In a simple answer, Yes, you can (but under certain criteria). If the condition of the existing pavement is in poor state (major cracks, heaving, settling, potholes, etc.) it may be a better solution to start over and build the base system up properly. Also, do you have enough threshold clearance to accept a 2 3/8" thick paver plus the 1" sand bedding course? (a total of almost 3 ½") Another consideration is how will you adjoin the pavers to meet other existing pavements? (garage surfaces, sidewalks, etc.)

    If you find your existing pavement meets these conditions, follow the normal installation methods, with a couple additions:

    • Add a woven geotextile fabric over the existing pavement and under the sand bedding course. This will protect the sand from migrating into existing/future cracks and failures of the previous pavement.
    • Use an adequate edge restraint to hold the pavers and sand bedding course (this may require addition construction outside the area of existing pavement).
    • Remove enough of the existing pavement to allow the pavers to gradually taper down to adjoining surfaces. Also excavate enough material to allow proper thickness and compaction of base material to support anticipated traffic.
  9. How do I cut the pavers?

    The two basic methods for cutting pavers are either with a diamond saw blade or mechanical paver splitter. Because of their high strength, pavers are hard to cut. A paver splitter, with a little practice, will make a nice cut but cannot make smaller precision pieces. For more precision cuts and difficult pieces around down spouts, drains, utility boxes, etc., a brick saw using a wet diamond blade is recommended.

    Important note: If wet cutting, be careful to not drip or spray the contaminated water onto the pavers. This type of staining is extremely, if not impossible to remove. Pavers should be rinsed thoroughly before placing them into the laying field.

  10. Are Paving Stones Slippery?

    No. In fact, Calstone paving stones exceed the CalTrans standards for friction coefficient (slip and skid resistance) for freeways and highway construction. Pavers also surpass the slip resistance standards established by the American Disabilities Act.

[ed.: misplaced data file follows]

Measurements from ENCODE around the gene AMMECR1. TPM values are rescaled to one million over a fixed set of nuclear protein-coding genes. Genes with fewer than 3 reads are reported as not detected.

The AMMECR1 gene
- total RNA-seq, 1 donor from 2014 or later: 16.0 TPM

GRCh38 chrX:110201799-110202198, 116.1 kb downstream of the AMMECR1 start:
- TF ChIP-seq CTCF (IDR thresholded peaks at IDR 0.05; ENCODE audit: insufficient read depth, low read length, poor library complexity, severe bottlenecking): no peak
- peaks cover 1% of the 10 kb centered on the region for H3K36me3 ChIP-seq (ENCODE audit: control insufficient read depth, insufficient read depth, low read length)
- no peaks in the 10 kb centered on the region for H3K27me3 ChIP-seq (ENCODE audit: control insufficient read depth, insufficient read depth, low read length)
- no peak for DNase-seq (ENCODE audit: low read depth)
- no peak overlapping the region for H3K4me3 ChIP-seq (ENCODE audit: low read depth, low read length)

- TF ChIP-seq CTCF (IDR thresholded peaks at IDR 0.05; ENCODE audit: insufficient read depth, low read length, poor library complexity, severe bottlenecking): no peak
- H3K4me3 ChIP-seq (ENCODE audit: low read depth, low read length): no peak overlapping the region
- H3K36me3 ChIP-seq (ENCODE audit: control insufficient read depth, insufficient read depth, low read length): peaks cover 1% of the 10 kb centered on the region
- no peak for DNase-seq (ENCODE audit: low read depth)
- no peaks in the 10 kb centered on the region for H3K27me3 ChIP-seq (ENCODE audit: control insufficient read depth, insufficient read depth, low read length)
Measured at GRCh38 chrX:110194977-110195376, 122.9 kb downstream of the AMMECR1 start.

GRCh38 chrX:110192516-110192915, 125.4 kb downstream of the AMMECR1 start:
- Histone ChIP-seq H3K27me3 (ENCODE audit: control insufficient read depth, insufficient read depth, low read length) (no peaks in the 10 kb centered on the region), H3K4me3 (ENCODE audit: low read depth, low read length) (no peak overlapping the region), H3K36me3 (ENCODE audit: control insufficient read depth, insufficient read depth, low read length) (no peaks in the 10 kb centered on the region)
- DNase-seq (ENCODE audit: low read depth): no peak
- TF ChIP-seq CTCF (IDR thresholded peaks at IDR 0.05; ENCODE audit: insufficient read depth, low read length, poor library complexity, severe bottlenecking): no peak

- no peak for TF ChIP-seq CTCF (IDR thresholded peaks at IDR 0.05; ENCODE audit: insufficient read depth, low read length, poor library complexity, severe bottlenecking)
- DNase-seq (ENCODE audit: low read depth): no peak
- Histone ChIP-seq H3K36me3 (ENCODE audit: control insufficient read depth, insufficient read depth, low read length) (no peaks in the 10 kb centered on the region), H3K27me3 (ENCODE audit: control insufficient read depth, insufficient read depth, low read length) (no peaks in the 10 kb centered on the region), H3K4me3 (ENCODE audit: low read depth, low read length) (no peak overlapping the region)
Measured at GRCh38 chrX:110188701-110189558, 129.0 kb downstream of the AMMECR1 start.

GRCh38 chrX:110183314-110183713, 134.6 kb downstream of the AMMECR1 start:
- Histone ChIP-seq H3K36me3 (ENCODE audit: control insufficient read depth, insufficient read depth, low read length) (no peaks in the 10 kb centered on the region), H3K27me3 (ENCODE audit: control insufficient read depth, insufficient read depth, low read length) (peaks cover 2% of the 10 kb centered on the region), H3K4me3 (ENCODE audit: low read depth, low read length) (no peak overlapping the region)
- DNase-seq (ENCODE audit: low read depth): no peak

Important note: Some sealers on the market can decrease the friction coefficient under wet conditions. Calstone recommends Aldon Penetrating Paver Sealer if you decide to seal your paving stone project. This sealer does not effect the slip resistance.

  11. Do I need to seal my Calstone pavers?

    No, sealing is just an option. But sealing the pavers does have some advantages. Sealing your pavers will:

    • Make clean up of oil, food, or vegetation stains easier.
    • Help stabilize the joint sand from being washed out by rains or heavy cleanings.
    • Help prevent efflorescence from occurring or recurring.
    • Help prevent vegetation growth.
    • Darken and brighten the color pigments in your pavers.

    Sealing your pavers can take place immediately upon completion of installation or at anytime in the future provided the pavers are clean and weather permitting. The area to be sealed should be cleaned and allowed to thoroughly dry (approximately 3 - 5 days of warm weather) before the application of the sealer can take place. Although pavers may appear dry on the surface, it is very important to wait the prescribed drying time before the application of the sealer.

    Calstone recommends 1 - 2 coats of Aldon Penetrating Paver Sealer. This is a solvent based sealer and will outlast and out perform most water based sealers on the market.

  12. Will weeds or grass grow in the joints?

    If the pavers were installed properly, with the recommended materials and installation methods, you have created a sterile environment to allow weeds to grow "through" the pavers. There will still be times when seeds can blow into the top of the joints and start growing in any organic material that has built up in the joints. If this happens, you can normally pull them out very easily or remove them with a topical weed killer spray.

  13. What is that white stuff on my pavers?

    Occasionally, some pavers may have a whitish residue upon them. The whitish colored residue is called efflorescence. Efflorescence is a natural by-product from the cement hydration process and can be found in any concrete or mortar product.

    Calcium oxide inside the paver reacts with water in the capillaries and forms calcium hydroxide. This seeps to the surface, and reacts with the carbon dioxide in the air to form calcium carbonate, a whitish residue. When moisture on the surface evaporates, the white efflorescence becomes visible.

    If efflorescence is present, it will wear off over the course of time with traffic and the elements. If you wish to speed up the removal of efflorescence, Calstone recommends the Aldon Paver Restore.